She hangs there with bits of confetti dripping from her horse
hair. Even my dear broom looks as if she has a hangover from
yesterday's Purim excitement.
And I sit there wondering what the real reason is that women
also wake up a bit overwhelmed on this day, and seem to try
to "recover." Should we assume that it is the exhaustion due
to: dressing those little ones in costumes, sending
mishloach manot, cooking and eating (and over- eating)
a seuda and running out to hear the Megillah?
Yes, but ladies, we all know that it is more than that. We
know the truth. Even while we are laundering Queen Esther's
gown and storing the beards, hats and groggers, our minds are
busy delving into the not-so-far-away future: that other
holiday that also begins with the letter P...
In my younger years, I sat outside with my little ones,
sharing thoughts with other mothers on park benches.
Together, we were seeking to find good ideas on how to
"finish" on time (while still remaining sane).
I've gone to lectures of wonderful rebbetzins who gave hints
galore from their many years of experience.
My personal library consists of a mountain of books on how to
unclutter, de- dust, organize, re-organize, clean and shine
just about everything that didn't move. Some books even gave
some home-made "potions." Neighbors would enter our home
convinced that I was pickling enough cucumbers for the whole
block; when in reality, my stainless steel faucets were ever-
so-shiny from a vinegar concoction.
I have used toothbrushes for the rubber around my fridge, the
corners of my counters, the soap dispenser of my washing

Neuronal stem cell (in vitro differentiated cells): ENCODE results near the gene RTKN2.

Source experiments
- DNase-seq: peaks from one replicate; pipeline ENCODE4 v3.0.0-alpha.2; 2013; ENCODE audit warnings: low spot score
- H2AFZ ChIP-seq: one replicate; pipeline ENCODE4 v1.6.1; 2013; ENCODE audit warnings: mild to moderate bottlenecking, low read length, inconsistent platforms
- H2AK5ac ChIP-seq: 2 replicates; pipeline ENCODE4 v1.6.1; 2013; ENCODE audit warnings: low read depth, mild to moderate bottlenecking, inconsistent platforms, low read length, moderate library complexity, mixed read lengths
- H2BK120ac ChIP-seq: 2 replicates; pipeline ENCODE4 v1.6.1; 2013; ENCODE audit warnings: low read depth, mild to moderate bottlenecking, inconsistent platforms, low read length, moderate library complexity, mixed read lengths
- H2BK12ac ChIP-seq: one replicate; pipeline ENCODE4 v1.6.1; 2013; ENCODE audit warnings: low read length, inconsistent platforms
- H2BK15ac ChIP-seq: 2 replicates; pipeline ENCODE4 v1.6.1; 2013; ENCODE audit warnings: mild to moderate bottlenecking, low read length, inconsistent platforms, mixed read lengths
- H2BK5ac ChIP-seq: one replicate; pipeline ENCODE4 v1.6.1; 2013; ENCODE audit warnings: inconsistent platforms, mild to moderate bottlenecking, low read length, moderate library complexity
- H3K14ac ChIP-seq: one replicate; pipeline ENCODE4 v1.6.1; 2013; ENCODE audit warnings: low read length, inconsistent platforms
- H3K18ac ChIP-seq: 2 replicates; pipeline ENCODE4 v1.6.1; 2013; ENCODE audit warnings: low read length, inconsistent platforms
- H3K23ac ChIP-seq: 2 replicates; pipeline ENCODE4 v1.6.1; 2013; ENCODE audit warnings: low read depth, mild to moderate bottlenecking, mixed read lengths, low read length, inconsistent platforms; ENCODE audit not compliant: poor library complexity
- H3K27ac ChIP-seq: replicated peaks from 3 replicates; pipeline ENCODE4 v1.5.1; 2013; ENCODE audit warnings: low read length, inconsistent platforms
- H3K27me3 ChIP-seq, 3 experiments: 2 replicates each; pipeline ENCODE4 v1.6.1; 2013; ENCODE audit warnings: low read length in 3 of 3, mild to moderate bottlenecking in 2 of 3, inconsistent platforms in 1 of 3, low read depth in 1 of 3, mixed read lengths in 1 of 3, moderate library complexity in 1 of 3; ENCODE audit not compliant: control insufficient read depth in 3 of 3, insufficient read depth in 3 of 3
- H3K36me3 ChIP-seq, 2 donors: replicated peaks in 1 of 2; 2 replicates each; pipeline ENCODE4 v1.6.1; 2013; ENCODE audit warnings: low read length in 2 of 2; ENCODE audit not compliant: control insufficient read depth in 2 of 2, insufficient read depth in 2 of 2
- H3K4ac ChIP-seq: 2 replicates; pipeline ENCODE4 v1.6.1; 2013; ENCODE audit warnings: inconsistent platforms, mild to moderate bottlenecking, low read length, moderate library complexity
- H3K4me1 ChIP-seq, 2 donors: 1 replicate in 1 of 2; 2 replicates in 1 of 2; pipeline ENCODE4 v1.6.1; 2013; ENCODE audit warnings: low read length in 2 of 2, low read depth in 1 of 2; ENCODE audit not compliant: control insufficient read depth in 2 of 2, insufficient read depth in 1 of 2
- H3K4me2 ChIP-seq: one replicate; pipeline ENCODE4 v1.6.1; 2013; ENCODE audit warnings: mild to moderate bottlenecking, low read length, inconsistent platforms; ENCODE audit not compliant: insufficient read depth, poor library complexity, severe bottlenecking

machine and so many other places that I forgot what the
toothbrush was originally invented for. And who ever said
that Q-tips are meant to clean ears? I beg to differ.
Listening to tapes has always been great for me. I heard
tapes on what I have to clean, why, how and when. I worked
late into the night or got up before the first riser to make
the day seem 25 hours long. I raced to clean the kitchen
early but somehow, it was always too early.
Amongst those entering our humble abode over the years have
been Seminary girls, Yeshiva bochurim, and we even
enlisted... yes, our own offspring, to chip in their youthful
energy. A big, scary, steaming machine was dragged in for the
hard-to-get-to places (which I was better off not getting
I've washed dolls until their owners claimed that they never
met them and have no desire to. My washing machine enjoyed
the company of pillowcases filled with lego and stained
I beat rugs, scrubbed corners and anxiously attempted to
vanquish any crumb that dared to appear within my reach.
But this year, I said to myself, is going to be different.
No, I'm not claiming that I will not adopt any of the ideas
that I have collected in the past twenty years. But I hope
b'siyata dishmiya, that this erev Pesach, will
be different. How? I want to do it (bli neder!)
B'SIMCHA - in joy. That will be a new, higher level and I
have a strong feeling that it will even make it much